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Tiller- (Skansen's- Ira in the M

I DO Exist...To- Drive You Batty
 
 
Barked: Fri Jan 25, '13 10:26am PST 
Sounds to me like you are dealing with a typical teenager. I will be putting up a thread soon....have been working on it....which may be helpful. One thing I can say off the top of my head, however, is that it is a bit of a myth that you take your dog to a puppy obedience class, he does really well, and then is a trained dog. No, he is a trained young puppy laugh out loud Very often, as age and hormones come more into play, not only do new behaviors come to the surface, but the dog is very likely to have selective amnesia regarding the commands he has done so well with.

I think a LOT more of these pet trainers need to have teenage dog classes, not only to allow their dogs this resource, but also in an attempt to make it more common knowledge that even though the puppy graduated from puppy class, you may be in an era where the dog becomes more difficult and needs a refresher course. Very often, you have those who are more positive in their training orientation who assume the dog is having "issues" or getting "reactive," or those more balanced or correction-oriented in their puppy approach who assume their dog is becoming "dominant." Neither are right. He's just a teenager wink

My advice to you is that as training class worked well for him before, you take him in for a refresher course. That way, too, you have a trainer familiar with your dog who can offer good advice about "street" issues as well, meaning just around the house and neighborhood behaviors you are seeing.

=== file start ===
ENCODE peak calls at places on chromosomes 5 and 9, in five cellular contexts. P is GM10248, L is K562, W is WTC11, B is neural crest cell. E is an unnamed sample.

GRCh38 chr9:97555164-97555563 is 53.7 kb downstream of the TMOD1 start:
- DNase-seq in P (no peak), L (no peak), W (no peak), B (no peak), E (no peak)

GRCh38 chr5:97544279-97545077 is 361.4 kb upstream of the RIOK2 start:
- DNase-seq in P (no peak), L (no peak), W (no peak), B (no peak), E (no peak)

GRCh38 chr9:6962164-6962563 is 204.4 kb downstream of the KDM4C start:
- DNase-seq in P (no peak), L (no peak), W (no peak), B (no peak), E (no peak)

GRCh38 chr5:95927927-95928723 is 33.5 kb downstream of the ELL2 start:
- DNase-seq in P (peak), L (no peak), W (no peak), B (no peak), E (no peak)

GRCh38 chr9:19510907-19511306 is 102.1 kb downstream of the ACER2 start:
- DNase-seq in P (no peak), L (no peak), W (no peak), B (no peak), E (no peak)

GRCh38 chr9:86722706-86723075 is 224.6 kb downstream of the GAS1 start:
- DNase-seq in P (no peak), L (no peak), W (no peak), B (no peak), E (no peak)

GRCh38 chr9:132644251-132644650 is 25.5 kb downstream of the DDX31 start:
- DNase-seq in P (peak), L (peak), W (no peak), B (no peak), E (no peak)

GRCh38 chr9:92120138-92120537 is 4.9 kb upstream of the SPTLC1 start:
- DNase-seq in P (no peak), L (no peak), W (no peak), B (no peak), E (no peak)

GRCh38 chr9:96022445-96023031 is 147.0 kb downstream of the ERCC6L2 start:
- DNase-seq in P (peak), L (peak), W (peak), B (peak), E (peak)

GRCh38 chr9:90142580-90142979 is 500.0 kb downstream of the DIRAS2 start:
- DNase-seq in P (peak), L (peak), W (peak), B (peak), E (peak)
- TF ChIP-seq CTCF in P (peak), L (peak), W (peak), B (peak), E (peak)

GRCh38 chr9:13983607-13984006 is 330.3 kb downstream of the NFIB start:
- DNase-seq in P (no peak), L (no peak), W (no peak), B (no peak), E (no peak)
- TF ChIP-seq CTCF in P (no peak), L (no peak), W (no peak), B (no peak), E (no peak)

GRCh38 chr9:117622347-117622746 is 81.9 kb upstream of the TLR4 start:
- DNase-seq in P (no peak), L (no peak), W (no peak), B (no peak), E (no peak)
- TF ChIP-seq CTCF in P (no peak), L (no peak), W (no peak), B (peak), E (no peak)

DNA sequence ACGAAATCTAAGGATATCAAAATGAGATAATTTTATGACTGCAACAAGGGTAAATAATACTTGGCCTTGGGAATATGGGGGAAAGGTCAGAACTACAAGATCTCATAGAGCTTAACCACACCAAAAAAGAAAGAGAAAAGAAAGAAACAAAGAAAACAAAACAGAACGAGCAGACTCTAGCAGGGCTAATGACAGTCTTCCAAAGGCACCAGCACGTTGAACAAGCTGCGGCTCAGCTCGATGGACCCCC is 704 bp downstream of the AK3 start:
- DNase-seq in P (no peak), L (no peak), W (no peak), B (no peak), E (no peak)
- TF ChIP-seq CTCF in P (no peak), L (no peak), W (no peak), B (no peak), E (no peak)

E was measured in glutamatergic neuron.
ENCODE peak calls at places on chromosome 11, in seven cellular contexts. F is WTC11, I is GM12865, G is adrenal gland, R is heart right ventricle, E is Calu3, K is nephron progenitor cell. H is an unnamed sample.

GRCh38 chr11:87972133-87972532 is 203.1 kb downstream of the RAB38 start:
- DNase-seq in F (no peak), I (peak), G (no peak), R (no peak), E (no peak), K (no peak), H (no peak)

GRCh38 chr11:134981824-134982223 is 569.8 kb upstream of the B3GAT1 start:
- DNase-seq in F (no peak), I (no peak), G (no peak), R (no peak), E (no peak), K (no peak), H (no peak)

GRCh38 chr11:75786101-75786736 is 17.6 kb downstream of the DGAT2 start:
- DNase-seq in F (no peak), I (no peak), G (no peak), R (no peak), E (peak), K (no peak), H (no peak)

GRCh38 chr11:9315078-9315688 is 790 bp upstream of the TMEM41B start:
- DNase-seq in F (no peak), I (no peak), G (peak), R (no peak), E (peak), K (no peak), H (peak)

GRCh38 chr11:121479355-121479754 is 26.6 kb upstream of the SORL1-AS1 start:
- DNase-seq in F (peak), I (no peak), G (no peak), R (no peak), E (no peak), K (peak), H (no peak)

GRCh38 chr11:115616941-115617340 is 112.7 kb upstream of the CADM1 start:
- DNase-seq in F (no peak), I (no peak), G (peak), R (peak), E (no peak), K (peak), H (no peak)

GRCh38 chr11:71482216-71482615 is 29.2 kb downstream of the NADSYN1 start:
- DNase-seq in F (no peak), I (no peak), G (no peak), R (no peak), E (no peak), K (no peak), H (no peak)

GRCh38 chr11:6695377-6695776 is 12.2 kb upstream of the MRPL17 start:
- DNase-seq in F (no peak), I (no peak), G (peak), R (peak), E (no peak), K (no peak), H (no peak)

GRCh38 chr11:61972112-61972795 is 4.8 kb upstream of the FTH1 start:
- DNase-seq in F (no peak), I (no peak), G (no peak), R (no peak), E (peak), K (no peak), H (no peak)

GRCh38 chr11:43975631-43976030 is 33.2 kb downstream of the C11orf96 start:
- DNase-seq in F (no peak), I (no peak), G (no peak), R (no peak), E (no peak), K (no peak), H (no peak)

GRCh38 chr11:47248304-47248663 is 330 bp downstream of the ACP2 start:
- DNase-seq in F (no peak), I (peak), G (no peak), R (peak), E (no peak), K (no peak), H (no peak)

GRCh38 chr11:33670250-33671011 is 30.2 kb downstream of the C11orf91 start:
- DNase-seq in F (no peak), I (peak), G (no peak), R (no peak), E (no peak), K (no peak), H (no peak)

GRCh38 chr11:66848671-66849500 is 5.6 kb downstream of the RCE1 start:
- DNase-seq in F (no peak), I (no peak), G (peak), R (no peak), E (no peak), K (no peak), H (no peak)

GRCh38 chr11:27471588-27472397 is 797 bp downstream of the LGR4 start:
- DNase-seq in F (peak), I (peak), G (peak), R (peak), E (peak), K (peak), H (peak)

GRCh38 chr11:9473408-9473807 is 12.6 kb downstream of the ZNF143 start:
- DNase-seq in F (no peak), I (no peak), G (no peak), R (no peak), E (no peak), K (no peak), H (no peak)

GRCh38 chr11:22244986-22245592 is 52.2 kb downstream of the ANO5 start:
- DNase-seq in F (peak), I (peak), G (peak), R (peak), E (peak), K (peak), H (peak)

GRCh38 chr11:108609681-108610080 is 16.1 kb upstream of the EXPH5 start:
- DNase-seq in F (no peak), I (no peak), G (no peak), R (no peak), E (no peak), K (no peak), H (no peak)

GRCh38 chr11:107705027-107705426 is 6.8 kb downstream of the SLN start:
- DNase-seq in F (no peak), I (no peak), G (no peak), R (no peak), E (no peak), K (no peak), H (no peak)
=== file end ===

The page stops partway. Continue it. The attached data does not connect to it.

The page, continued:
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Mr.Maxy

No Pet Motto
 
 
Barked: Fri Jan 25, '13 12:43pm PST 
That's true Tiller but maybe Mom could sign me up fur intermediate classes and other stuff
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Tiller- (Skansen's- Ira in the M

I DO Exist...To- Drive You Batty
 
 
Barked: Fri Jan 25, '13 3:41pm PST 
Sounds like a great idea, Max! way to go
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Winnie Mae

Just let me jump- it!
 
 
Barked: Fri Jan 25, '13 5:01pm PST 
You've already gotten a lot of great advice, but I did want to add one thing. You mentioned that you don't let Max "win" at tug-of-war any more. In my limited experience, preventing a dog from "winning" tug-of-war doesn't really have any long-standing effects on their dominance over you; rather, it will just sour your dog to the game of tug-of-war. After all, how fun is it to lose every time?

Intermediate obedience courses sound like a good idea way to go Good luck!

Edited by author Mon Feb 4, '13 12:05pm PST

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Lobo

"Stubborn" dogs- don't need- corrections
 
 
Barked: Fri Jan 25, '13 5:48pm PST 
Definitely agree, Winnie Mae. You also don't want to create a dog who isn't confident. I play games that Lobo wins, because, simply, I like it when he wins. It doesn't effect our relationship at all. It's just a *game* lolol. I respect him when he asks, and he respects me. (By that, I mean he lets me know what he's had enough, and I let him know when I've had enough.)